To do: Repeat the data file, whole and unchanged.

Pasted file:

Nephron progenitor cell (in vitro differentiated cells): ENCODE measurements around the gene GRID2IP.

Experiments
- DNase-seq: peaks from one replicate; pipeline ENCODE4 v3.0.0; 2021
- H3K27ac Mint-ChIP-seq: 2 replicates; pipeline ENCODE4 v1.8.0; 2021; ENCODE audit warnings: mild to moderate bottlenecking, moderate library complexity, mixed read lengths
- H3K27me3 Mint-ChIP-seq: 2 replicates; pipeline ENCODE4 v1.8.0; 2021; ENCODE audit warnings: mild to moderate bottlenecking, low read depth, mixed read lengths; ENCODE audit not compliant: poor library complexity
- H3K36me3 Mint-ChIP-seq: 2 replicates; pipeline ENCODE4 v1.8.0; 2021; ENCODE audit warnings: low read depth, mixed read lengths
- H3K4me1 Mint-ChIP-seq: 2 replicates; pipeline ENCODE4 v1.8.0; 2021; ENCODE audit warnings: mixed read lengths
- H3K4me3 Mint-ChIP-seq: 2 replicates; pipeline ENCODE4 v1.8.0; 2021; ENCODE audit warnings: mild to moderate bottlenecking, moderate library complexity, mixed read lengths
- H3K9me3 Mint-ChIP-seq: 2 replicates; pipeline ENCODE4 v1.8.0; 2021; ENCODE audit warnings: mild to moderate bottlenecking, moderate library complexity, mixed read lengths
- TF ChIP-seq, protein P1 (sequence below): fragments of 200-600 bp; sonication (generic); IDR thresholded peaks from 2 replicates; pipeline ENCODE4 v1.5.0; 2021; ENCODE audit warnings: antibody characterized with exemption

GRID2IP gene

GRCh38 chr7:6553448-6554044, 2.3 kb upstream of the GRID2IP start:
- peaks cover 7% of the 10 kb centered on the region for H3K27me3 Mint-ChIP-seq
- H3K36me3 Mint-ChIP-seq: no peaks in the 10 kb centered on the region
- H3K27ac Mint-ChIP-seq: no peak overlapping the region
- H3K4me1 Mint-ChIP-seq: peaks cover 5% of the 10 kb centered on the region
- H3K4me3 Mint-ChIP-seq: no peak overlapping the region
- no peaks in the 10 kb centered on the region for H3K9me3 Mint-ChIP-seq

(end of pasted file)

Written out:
Nephron progenitor cell (in vitro differentiated cells): ENCODE measurements around the gene GRID2IP.

Experiments
- DNase-seq: peaks from one replicate; pipeline ENCODE4 v3.0.0; 2021
- H3K27ac Mint-ChIP-seq: 2 replicates; pipeline ENCODE4 v1.8.0; 2021; ENCODE audit warnings: mild to moderate bottlenecking, moderate library complexity, mixed read lengths
- H3K27me3 Mint-ChIP-seq: 2 replicates; pipeline ENCODE4 v1.8.0; 2021; ENCODE audit warnings: mild to moderate bottlenecking, low read depth, mixed read lengths; ENCODE audit not compliant: poor library complexity
- H3K36me3 Mint-ChIP-seq: 2 replicates; pipeline ENCODE4 v1.8.0; 2021; ENCODE audit warnings: low read depth, mixed read lengths
- H3K4me1 Mint-ChIP-seq: 2 replicates; pipeline ENCODE4 v1.8.0; 2021; ENCODE audit warnings: mixed read lengths
- H3K4me3 Mint-ChIP-seq: 2 replicates; pipeline ENCODE4 v1.8.0; 2021; ENCODE audit warnings: mild to moderate bottlenecking, moderate library complexity, mixed read lengths
- H3K9me3 Mint-ChIP-seq: 2 replicates; pipeline ENCODE4 v1.8.0; 2021; ENCODE audit warnings: mild to moderate bottlenecking, moderate library complexity, mixed read lengths
- TF ChIP-seq, protein P1 (sequence below): fragments of 200-600 bp; sonication (generic); IDR thresholded peaks from 2 replicates; pipeline ENCODE4 v1.5.0; 2021; ENCODE audit warnings: antibody characterized with exemption

GRID2IP gene

GRCh38 chr7:6553448-6554044, 2.3 kb upstream of the GRID2IP start:
- peaks cover 7% of the 10 kb centered on the region for H3K27me3 Mint-ChIP-seq
- H3K36me3 Mint-ChIP-seq: no peaks in the 10 kb centered on the region
- H3K27ac Mint-ChIP-seq: no peak overlapping the region
- H3K4me1 Mint-ChIP-seq: peaks cover 5% of the 10 kb centered on the region
- H3K4me3 Mint-ChIP-seq: no peak overlapping the region
- no peaks in the 10 kb centered on the region for H3K9me3 Mint-ChIP-seq